Fast moving traffic and slow moving people is a bad combination. Which is why over 50 parish councils in North Yorkshire have got together in an attempt to insist that in their villages the speed limit should be 20 miles per hour and the county council should both enforce it and install traffic calming measures.
Traffic and North Yorkshire County Council
It is the sort of non-political common sense safety measure that any normal county council would be quick to support. But North Yorkshire’s attitude to traffic is far from normal. It is one of the very few counties in the country that refuses to install fixed traffic cameras and it has flatly refused to back the 20s Plenty campaign.
Its reasons are fascinating. It opposes fixed traffic cameras because it thinks mobile ones are more flexible and are more likely to protect people. Which is not a bad argument in many places, but is utterly useless when it comes to known traffic hot spots.
As a result of that policy, there are villages that bestride major through routes that have to put up with a constant stream of fast traffic thundering through the middle of them as it speeds towards its destination. Heavy vehicles make lives misery in places such as Hellifield on the A65, or Cowling on the A6068. Readers throughout North Yorkshire will know of similar places that could easily be protected by a couple of fixed cameras but aren’t being, because of policies that effectively leave motorists to choose their own speeds in areas that are supposed to be 30 mph.
Failure to enforce speed restrictions
North Yorkshire attempts to justify its policy on 20 mph with similarly flawed logic. Its director of corporate business and the environment told the Northern Echo:
“Introducing a 20 mph speed limit where drivers do not already generally conform to lower speeds, or where 20 mph may not be appropriate, is likely to result in poor compliance.”
In other words, if traffic is already moving at 20 mph then that speed limit can be put in place but if many drivers want to go faster then the local authority thinks they can’t do anything to stop them. Under this logic, motorways would have no speed limits because people often go faster than 70 miles per hour and there would be no 30 mph limits in towns because many drivers like to go quite a bit faster.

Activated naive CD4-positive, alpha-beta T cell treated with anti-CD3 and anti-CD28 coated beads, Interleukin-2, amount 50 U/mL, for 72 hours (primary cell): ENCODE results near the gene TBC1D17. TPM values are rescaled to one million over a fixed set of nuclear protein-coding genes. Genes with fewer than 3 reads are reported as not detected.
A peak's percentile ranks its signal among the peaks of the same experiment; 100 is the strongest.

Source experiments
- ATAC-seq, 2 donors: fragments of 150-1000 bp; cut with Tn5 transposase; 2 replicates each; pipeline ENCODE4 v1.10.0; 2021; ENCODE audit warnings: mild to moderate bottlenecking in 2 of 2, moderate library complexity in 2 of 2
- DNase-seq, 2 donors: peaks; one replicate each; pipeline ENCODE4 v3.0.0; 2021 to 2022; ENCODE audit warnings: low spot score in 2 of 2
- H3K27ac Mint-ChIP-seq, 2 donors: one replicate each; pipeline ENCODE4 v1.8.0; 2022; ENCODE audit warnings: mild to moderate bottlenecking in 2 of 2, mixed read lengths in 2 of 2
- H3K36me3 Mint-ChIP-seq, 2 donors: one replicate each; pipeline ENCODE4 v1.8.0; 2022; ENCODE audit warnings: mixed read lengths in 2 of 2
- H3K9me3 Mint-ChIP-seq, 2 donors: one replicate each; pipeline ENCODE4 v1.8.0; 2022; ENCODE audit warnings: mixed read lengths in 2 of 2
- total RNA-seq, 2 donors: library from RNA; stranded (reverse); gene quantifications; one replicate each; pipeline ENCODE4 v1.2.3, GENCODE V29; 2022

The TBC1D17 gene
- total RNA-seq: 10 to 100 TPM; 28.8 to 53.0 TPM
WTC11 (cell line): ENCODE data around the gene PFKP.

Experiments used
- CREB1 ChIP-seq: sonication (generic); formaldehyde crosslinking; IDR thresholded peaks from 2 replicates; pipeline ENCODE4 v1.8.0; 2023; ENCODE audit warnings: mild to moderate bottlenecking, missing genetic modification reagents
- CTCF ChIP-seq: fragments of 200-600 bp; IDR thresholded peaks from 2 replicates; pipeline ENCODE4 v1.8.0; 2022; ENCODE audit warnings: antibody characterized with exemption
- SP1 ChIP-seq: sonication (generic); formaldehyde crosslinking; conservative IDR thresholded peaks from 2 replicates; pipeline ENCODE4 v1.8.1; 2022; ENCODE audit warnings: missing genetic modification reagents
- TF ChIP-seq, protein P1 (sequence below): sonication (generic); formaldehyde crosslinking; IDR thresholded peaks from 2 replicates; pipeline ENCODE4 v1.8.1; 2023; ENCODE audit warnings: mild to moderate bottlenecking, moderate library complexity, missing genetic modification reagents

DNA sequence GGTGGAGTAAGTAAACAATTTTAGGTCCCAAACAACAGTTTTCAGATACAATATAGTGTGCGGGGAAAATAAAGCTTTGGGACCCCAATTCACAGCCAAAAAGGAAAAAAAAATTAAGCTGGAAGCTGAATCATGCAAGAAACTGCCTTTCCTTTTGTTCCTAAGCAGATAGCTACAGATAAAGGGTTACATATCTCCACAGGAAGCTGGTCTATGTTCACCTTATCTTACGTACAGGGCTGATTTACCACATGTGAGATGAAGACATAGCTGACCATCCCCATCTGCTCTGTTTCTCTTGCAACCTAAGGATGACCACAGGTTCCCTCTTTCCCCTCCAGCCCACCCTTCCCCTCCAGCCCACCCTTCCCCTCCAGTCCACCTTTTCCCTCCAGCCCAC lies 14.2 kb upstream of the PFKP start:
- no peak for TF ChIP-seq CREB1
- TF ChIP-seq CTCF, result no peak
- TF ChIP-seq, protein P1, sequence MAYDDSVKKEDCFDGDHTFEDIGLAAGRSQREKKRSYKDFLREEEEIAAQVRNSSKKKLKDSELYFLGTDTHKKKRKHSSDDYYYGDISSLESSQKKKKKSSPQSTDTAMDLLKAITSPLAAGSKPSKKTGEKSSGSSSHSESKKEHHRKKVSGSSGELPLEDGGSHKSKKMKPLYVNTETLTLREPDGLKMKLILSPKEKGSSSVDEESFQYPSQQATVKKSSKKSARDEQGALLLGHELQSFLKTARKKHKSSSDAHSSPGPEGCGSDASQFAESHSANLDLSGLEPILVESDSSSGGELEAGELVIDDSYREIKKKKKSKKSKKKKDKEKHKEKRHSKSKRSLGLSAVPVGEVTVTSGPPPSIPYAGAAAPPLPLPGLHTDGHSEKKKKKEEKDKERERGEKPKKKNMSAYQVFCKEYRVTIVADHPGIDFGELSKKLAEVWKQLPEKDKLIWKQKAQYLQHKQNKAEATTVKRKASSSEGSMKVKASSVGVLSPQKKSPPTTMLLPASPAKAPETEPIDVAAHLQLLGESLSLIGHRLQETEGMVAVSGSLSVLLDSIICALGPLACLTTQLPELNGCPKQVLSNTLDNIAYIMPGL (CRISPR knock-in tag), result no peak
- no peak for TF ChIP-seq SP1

The whole point of a 20 mph speed limit in a village or a suburb is to get traffic to recognise that it is in an area where pedestrians and cyclists take priority and need to be kept safe. If drivers tend to exceed that speed then what’s needed is enforcement of sensible limits, not an official who is responsible for looking after the environment deciding to give up on protecting it.
Local councils should keep residents safe
Enforcement can sometimes cost money of course. Proper traffic calming measures certainly do. North Yorkshire is allowing the absence of the resources it needs to protect its own residents to become an excuse to let motorists dominate rural communities.
During lockdown, many of us experienced for the first time in our lives what it is like to live in communities that aren’t blighted by fast moving traffic and heavy lorries. Clearly it isn’t practical to immediately get back to those silent safe roads now that businesses are open again and people and goods need to move about. Nevertheless, it is possible to learn something from the experience of clean air, quiet roads and safe streets. People should take priority over cars and lorries and it is the job of our local councils to keep residents safe.
If the current councillors on North Yorkshire County Council won’t put strong measures in place in case they annoy the motoring lobby, then its residents will have a choice at the ballot box on 5 May. It will be interesting to see how many people in those parishes that have tried to secure sensible speed limits will turn out and vote for a change of approach from the new North Yorkshire Council.